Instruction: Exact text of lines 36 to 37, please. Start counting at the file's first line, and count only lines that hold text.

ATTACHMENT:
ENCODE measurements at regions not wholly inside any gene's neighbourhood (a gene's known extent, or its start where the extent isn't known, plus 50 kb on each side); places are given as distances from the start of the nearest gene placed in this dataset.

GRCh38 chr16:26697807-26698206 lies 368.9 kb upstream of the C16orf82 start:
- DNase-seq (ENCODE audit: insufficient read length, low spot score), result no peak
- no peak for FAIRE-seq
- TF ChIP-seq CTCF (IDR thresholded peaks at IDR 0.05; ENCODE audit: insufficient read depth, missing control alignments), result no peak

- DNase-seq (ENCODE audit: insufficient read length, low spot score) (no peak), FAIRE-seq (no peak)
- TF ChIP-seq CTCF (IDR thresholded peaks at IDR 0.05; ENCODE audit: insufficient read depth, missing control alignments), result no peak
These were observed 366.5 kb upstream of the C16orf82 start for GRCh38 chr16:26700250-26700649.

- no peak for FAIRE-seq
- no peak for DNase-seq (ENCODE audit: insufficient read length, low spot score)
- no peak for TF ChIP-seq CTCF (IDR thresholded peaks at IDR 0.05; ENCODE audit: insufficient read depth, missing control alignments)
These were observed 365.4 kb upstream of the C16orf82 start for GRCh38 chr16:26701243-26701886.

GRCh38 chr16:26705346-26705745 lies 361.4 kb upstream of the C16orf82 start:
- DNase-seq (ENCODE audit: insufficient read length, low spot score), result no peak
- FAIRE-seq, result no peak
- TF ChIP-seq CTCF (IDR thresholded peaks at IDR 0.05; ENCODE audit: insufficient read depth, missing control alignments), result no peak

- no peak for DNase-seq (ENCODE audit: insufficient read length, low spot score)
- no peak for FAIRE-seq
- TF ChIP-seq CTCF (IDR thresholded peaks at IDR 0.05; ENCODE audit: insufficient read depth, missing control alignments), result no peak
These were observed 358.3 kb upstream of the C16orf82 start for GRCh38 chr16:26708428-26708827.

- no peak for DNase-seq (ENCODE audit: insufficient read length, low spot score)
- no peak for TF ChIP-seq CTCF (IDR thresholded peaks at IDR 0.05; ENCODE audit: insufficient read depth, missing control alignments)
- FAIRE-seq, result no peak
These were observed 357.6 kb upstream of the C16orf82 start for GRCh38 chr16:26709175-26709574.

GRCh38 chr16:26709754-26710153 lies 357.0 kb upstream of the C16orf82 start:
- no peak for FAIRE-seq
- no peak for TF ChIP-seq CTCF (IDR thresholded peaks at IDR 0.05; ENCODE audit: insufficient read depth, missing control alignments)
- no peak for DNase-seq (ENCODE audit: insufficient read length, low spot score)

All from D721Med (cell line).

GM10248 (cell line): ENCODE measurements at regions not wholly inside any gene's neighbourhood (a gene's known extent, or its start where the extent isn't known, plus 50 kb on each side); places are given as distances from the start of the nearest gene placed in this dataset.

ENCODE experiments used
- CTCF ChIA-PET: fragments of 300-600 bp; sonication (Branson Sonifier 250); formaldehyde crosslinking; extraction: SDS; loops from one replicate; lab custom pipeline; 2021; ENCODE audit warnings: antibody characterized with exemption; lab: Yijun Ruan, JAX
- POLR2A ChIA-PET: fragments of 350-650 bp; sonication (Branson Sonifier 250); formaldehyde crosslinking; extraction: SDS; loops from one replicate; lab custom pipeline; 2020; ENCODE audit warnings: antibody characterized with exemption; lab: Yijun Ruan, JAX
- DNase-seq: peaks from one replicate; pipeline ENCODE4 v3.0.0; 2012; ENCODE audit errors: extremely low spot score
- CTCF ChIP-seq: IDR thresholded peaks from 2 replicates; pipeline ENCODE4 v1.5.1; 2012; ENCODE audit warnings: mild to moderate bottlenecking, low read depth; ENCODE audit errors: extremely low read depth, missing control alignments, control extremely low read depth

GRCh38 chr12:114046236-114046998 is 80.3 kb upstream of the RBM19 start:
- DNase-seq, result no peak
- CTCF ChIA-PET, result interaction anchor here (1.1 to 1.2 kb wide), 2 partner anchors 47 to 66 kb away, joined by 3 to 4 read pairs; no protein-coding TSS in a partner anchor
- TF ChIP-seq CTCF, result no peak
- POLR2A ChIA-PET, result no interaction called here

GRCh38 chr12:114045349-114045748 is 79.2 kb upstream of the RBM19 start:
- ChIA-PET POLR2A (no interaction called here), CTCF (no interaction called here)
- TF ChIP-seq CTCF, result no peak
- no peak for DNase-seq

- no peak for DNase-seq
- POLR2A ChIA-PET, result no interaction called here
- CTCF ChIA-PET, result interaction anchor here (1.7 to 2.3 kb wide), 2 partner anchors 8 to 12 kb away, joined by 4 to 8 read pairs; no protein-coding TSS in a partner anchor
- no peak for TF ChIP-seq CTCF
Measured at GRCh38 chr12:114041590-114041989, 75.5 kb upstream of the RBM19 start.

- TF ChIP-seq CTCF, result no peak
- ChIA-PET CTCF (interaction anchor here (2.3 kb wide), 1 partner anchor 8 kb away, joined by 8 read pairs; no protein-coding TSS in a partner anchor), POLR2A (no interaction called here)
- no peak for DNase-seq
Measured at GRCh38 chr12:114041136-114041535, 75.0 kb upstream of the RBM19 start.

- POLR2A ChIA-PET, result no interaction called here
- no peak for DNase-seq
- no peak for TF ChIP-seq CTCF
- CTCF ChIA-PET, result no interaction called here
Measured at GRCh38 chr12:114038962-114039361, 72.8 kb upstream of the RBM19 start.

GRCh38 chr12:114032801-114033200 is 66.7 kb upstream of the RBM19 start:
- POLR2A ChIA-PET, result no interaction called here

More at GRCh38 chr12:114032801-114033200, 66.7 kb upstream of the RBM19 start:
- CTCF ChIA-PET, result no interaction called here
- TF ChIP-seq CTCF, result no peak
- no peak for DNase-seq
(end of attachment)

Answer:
GRCh38 chr12:114046236-114046998 is 80.3 kb upstream of the RBM19 start:
- DNase-seq, result no peak